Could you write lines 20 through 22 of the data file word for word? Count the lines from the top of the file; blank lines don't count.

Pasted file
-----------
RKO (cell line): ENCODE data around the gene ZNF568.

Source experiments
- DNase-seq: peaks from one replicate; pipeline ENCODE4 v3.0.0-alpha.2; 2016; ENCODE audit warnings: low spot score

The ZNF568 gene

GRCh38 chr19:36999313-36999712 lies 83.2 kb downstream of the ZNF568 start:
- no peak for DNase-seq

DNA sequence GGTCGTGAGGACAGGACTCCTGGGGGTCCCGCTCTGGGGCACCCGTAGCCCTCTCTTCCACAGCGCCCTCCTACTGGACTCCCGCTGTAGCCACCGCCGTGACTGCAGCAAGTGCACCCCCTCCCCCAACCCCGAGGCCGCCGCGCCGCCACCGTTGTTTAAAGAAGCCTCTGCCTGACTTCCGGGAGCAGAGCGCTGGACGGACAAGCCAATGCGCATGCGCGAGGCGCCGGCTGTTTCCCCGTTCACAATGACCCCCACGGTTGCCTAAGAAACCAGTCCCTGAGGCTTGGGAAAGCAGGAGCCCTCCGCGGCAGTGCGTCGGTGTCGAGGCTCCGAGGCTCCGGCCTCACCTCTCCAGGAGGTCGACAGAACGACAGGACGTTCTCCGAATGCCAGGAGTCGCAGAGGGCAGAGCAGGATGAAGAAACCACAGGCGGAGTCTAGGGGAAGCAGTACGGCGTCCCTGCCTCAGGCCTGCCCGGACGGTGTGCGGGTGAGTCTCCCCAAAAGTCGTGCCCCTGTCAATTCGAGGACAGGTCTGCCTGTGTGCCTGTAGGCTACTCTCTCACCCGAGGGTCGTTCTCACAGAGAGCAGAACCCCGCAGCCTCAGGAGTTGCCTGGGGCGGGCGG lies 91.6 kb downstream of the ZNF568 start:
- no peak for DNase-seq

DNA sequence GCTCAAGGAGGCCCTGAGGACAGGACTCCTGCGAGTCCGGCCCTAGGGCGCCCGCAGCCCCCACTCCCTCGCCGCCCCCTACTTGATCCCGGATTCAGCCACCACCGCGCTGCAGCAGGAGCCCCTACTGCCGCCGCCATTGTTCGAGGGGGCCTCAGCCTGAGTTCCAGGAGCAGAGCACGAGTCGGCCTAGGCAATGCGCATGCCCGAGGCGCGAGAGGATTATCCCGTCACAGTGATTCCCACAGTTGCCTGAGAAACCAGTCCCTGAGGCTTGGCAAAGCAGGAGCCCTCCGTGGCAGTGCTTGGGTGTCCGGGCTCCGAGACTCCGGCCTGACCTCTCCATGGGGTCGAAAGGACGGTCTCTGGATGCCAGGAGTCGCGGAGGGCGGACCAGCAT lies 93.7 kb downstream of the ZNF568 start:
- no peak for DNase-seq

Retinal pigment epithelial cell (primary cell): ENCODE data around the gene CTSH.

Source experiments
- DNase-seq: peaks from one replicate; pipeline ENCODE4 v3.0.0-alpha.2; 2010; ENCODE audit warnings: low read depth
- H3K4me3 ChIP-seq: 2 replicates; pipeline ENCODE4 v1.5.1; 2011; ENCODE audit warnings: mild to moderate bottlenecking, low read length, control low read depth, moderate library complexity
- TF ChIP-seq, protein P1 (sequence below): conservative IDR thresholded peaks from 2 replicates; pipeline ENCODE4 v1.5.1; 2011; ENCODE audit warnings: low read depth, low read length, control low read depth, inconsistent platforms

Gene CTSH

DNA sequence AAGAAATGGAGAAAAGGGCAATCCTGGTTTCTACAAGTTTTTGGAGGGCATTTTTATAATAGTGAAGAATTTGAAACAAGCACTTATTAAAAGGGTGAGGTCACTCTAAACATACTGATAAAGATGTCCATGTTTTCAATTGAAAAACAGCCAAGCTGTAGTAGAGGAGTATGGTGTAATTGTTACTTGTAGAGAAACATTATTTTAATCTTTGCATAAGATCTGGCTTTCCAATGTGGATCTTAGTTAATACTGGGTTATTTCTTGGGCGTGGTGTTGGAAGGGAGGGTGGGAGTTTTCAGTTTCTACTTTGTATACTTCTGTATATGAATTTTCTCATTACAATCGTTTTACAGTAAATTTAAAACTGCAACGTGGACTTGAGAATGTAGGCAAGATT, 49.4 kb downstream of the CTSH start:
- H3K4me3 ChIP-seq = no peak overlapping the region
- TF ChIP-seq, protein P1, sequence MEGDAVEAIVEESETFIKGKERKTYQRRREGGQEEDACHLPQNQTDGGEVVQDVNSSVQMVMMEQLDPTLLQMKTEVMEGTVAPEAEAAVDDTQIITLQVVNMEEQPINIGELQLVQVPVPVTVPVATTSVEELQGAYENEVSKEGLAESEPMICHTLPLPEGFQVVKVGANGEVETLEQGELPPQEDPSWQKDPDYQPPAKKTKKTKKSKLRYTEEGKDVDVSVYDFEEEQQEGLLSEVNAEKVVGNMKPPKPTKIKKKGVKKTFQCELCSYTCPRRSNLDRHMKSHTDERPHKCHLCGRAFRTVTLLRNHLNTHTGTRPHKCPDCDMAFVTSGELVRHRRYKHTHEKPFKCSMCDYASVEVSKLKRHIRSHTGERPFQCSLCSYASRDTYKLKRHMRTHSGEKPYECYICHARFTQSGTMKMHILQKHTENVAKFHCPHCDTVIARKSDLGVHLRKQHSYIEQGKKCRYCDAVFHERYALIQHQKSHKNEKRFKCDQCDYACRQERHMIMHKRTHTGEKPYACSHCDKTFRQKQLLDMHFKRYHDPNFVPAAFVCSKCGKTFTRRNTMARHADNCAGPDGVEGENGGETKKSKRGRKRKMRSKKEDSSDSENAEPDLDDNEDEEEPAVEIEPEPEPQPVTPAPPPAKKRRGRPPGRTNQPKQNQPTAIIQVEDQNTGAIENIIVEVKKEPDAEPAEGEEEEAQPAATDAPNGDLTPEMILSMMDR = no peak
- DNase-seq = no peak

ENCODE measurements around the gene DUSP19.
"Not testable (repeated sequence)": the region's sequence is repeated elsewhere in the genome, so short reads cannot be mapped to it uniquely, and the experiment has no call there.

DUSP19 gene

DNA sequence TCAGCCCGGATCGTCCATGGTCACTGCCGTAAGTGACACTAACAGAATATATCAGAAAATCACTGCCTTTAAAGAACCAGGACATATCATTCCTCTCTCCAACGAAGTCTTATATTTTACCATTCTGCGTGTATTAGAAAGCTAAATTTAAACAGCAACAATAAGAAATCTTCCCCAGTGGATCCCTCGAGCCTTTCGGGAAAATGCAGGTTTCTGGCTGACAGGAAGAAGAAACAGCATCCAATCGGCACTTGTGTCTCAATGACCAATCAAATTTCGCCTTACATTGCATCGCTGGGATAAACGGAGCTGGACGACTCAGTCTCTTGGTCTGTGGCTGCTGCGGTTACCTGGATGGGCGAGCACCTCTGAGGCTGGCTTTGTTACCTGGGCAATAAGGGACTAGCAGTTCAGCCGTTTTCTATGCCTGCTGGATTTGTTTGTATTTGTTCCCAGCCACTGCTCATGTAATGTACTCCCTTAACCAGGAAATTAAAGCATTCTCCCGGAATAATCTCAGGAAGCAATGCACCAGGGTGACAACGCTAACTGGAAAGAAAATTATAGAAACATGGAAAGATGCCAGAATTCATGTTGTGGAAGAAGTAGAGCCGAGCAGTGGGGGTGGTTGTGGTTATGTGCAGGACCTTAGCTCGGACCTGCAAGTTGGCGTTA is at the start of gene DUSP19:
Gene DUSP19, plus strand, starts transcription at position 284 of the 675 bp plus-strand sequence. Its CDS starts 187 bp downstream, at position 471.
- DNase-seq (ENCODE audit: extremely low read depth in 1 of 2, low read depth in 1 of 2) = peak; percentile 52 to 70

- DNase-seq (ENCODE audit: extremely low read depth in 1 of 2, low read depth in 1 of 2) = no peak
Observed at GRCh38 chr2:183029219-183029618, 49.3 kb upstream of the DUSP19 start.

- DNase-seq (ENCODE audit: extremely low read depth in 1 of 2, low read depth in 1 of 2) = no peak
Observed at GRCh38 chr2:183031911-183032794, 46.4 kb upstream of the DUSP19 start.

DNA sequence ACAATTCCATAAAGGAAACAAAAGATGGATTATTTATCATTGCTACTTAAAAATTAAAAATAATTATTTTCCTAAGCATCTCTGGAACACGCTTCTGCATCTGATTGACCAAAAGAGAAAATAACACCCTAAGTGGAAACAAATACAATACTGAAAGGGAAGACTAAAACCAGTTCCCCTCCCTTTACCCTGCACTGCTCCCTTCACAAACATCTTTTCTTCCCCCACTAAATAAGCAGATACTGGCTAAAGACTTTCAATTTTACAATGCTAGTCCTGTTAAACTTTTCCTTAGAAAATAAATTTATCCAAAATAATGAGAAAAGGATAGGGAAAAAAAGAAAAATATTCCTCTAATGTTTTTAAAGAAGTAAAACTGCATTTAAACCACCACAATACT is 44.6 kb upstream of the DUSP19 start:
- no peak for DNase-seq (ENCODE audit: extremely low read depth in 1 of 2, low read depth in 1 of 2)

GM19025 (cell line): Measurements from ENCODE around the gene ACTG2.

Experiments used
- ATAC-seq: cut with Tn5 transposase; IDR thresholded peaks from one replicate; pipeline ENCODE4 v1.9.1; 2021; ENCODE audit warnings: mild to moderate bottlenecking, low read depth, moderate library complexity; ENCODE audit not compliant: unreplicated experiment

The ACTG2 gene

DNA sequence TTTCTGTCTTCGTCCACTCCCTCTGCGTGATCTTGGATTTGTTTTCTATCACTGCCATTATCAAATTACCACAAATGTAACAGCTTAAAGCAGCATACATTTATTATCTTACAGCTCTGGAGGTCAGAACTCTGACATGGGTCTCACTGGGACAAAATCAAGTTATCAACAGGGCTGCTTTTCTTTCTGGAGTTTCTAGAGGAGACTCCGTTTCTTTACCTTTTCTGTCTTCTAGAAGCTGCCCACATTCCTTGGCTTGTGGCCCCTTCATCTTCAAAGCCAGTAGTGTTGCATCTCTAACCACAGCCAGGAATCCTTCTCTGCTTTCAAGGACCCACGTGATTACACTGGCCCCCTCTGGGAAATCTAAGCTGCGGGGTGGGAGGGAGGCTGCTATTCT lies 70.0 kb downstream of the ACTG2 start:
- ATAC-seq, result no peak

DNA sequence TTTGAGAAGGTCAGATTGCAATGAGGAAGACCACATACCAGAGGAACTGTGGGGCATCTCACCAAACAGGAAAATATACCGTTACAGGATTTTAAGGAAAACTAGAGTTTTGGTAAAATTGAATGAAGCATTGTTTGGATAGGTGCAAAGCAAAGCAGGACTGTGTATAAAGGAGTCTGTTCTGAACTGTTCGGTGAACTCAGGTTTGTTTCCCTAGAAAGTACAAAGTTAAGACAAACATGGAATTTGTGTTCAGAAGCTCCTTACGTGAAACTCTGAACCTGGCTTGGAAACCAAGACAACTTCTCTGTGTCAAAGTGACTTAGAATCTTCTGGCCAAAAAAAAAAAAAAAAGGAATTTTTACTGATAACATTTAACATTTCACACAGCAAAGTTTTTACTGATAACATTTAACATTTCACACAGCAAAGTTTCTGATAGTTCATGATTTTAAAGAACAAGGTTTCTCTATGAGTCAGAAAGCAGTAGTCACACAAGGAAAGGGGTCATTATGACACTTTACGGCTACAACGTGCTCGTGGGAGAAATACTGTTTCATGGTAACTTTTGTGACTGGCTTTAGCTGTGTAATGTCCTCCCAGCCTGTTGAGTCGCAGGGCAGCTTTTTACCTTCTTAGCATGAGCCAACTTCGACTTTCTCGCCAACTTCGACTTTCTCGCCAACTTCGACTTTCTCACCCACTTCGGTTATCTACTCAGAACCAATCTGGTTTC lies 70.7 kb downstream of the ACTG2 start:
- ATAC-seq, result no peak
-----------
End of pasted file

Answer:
- DNase-seq = no peak

ENCODE measurements around the gene DUSP19.
"Not testable (repeated sequence)": the region's sequence is repeated elsewhere in the genome, so short reads cannot be mapped to it uniquely, and the experiment has no call there.